Electron rest mass
|Values of me||Units|
|Values of the energy of me||Units|
The electron rest masss (symbol: me) is the mass of a stationary electron. It is one of the fundamental constants of physics, and is also very important in chemistry because of its relation to the Avogadro constant. It has a value of about 9.11×10−31 kilograms or about 5.486×10−4 atomic mass units, equivalent to an energy of about 8.19×10−14 joules or about 0.511 megaelectronvolts.
The term "rest mass" + kinetic energy comes from the need to take account of the effects of special relativity on the apparent (or "observed") mass of an electron. It is impossible to "weigh" a stationary electron, and so all practical measurements must be carried out on moving electrons.
The electron rest mass in kilograms is calculated from the definition of the Rydberg constant R∞:
where α is the fine structure constant and h is the Planck constant. The relative uncertainty, 5×10−8 in the 2006 CODATA recommended value, is due entirely to the uncertainty in the value of the Planck constant.
The electron relative atomic mass can be measured directly in a Penning trap. It can also be inferred from the spectra of antiprotonic helium atoms (helium atoms where one of the electrons has been replaced by an antiproton) or from measurements of the electron g-factor in the hydrogenic ions 12C5+ or 16O7+. The 2006 CODATA recommended value has a relative uncertainty of 4.2×10−10.
The electron relative atomic mass is an adjusted parameter in the CODATA set of fundamental physical constants, while the electron rest mass in kilograms is calculated from the values of the Planck constant, the fine structure constant and the Rydberg constant. The correlation between the two values is negligible (r = 0.0003).
Relationship to other physical constants
As mentioned above, the electron mass is used to calculate the Avogadro constant NA:
Hence it is also related to the atomic mass constant mu:
Note that mu is defined in terms of Ar(e), and not the other way round, and so the name "electron mass in atomic mass units" for Ar(e) involves a circular definition (at least in terms of practical measurements).
The electron relative atomic mass also enters into the calculation of all other relative atomic masses. By convention, relative atomic masses are quoted for neutral atoms, but the actual measurements are made on positive ions, either in a mass spectrometer or a Penning trap. Hence the mass of the electrons must be added back on to the measured values before tabulation. A correction must also be made for the mass equivalent of the binding energy Eb. Taking the simplest case of complete ionization of all electrons, for a nuclide X of atomic number Z,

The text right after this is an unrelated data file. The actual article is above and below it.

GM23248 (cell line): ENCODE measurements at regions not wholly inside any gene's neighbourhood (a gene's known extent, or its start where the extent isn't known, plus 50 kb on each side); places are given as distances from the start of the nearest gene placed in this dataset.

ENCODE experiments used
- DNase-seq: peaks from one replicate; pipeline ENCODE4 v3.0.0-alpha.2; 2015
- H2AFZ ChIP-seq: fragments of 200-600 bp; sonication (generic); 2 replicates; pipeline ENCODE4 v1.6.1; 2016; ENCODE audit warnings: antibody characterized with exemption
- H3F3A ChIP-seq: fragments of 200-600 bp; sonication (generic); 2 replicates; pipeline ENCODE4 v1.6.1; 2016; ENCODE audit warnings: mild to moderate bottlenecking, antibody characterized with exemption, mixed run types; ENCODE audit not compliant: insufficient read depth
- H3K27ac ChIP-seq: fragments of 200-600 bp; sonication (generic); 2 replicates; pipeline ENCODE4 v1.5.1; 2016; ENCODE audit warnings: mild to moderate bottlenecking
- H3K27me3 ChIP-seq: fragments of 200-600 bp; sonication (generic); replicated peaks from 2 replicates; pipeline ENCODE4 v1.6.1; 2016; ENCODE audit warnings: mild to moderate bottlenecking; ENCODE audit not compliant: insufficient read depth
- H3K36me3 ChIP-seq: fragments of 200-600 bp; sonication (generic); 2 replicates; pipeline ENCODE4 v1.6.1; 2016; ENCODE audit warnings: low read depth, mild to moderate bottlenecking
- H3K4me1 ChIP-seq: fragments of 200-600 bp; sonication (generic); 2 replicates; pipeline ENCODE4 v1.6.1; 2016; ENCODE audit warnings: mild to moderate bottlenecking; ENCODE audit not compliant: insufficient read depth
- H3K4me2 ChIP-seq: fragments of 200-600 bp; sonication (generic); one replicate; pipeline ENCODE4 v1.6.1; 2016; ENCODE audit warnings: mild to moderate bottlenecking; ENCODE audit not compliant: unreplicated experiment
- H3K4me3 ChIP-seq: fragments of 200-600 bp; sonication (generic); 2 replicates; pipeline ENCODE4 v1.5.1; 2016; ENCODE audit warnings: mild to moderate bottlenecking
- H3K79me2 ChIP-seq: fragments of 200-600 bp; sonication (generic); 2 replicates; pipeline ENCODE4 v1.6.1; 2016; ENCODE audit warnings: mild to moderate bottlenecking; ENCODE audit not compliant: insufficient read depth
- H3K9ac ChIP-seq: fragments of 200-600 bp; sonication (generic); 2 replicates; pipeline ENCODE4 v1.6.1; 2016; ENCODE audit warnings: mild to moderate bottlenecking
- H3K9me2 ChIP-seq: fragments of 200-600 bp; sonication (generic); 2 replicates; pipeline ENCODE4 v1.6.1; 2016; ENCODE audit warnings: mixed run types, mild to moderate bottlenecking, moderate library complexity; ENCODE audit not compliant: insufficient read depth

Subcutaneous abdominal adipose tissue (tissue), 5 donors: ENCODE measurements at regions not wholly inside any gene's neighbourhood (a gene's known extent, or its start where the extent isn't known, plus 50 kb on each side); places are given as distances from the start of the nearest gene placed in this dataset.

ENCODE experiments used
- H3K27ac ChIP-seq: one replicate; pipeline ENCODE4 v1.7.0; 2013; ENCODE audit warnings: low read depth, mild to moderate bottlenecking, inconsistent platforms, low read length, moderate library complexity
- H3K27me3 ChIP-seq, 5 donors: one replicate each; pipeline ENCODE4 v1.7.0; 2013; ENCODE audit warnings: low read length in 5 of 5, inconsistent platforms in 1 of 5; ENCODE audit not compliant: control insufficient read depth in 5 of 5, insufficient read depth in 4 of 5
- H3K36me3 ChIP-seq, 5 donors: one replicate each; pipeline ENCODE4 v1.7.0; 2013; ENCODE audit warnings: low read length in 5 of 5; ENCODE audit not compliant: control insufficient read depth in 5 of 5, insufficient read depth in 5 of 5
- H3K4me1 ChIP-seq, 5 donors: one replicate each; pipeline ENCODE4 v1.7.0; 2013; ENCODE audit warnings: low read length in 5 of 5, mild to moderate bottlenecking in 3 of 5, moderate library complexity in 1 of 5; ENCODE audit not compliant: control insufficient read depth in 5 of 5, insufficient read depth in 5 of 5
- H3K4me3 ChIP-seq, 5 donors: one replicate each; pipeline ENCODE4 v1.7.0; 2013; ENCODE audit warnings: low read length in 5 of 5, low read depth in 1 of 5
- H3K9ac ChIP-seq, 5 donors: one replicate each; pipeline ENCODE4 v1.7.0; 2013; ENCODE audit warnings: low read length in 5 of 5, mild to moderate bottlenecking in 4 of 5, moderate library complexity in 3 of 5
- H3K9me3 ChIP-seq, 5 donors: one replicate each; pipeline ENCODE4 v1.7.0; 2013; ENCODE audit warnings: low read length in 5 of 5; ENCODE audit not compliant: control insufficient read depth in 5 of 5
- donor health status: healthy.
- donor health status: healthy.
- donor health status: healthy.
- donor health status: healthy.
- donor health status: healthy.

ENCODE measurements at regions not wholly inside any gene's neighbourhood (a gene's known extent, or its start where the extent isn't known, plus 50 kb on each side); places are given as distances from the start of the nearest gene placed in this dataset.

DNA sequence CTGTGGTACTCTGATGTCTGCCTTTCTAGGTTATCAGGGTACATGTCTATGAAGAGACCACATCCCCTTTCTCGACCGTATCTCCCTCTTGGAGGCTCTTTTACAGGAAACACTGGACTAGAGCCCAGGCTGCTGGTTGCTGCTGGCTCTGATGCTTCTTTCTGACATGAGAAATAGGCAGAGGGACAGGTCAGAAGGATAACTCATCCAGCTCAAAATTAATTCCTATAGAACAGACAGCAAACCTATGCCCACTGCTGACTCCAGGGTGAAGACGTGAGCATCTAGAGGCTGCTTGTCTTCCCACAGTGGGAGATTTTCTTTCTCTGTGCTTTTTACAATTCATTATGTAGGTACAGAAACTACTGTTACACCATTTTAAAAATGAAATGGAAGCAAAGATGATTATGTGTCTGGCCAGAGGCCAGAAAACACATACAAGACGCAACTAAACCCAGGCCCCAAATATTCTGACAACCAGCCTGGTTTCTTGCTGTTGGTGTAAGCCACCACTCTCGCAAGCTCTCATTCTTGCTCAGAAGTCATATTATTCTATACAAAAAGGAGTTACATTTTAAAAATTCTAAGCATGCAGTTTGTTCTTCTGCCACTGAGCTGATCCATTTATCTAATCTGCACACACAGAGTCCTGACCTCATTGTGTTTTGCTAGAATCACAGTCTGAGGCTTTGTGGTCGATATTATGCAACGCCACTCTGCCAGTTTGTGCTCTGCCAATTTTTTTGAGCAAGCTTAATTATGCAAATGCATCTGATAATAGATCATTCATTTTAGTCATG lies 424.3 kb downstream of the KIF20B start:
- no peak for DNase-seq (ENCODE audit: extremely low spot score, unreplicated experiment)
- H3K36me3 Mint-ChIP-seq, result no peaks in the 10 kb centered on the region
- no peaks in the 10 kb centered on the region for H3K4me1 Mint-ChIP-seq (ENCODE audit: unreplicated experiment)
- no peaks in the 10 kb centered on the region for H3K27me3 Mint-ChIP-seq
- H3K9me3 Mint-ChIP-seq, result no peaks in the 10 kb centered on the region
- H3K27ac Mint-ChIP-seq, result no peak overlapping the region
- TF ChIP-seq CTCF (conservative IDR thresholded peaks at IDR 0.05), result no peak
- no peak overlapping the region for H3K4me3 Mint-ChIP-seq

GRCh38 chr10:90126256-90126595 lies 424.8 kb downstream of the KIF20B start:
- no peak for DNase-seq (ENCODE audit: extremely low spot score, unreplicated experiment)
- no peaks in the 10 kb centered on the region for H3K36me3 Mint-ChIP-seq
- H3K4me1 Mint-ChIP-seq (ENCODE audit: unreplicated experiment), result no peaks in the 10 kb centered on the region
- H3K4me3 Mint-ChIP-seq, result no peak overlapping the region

As relative atomic masses are measured as ratios of masses, the corrections must be applied to both ions: fortunately, the uncertainties in the corrections are negligible, as illustrated below for hydrogen 1 and oxygen 16.
|relative atomic mass of the XZ+ ion||1.007 276 466 77(10)||15.990 528 174 45(18)|
|relative atomic mass of the Z electrons||0.000 548 579 909 43(23)||0.004 388 639 2754(18)|
|correction for the binding energy||−0.000 000 014 5985||−0.000 002 194 1559|
|relative atomic mass of the neutral atom||1.007 825 032 07(10)||15.994 914 619 57(18)|
The principle can be shown by the determination of the electron relative atomic mass by Farnham et al. at the University of Washington (1995). It involves the measurement of the frequencies of the cyclotron radiation emitted by electrons and by 12C6+ ions in a Penning trap. The ratio of the two frequencies is equal to six times the inverse ratio of the masses of the two particles (the heavier the particle, the lower the frequency of the cyclotron radiation; the higher the charge on the particle, the higher the frequency):
As the relative atomic mass of 12C6+ ions is very nearly 12, the ratio of frequencies can be used to calculate a first approximation to Ar(e), 5.486 303 7178×10−4. This approximate value is then used to calculate a first approximation to Ar(12C6+), knowing that Eb(12C)/muc2 (from the sum of the six ionization energies of carbon) is 1.105 8674×10−6: Ar(12C6+) ≈ 11.996 708 723 6367. This value is then used to calculate a new approximation to Ar(e), and the process repeated until the values no longer vary (given the relative uncertainty of the measurement, 2.1×10−9): this happens by the fourth cycle of iterations for these results, giving Ar(e) = 5.485 799 111(12)×10−4 for these data.
- Mohr, Peter J.; Taylor, Barry N.; Newell, David B. (2008). "CODATA Recommended Values of the Fundamental Physical Constants: 2006". Rev. Mod. Phys. 80 (2): 633–730. arXiv:0801.0028. Bibcode:2008RvMP...80..633M. doi:10.1103/RevModPhys.80.633.
- The NIST reference on Constants, Units, and Uncertainty, National Institute of Standards and Technology
- Farnham, D. L.; Van Dyck, Jr., R. S.; Schwinberg, P. B. (1995), Determination of the Electron's Atomic Mass and the Proton/Electron Mass Ratio via Penning Trap Mass Spectroscopy, Phys. Rev. Lett. 75 (20): 3598–3601, Bibcode:1995PhRvL..75.3598F, doi:10.1103/PhysRevLett.75.3598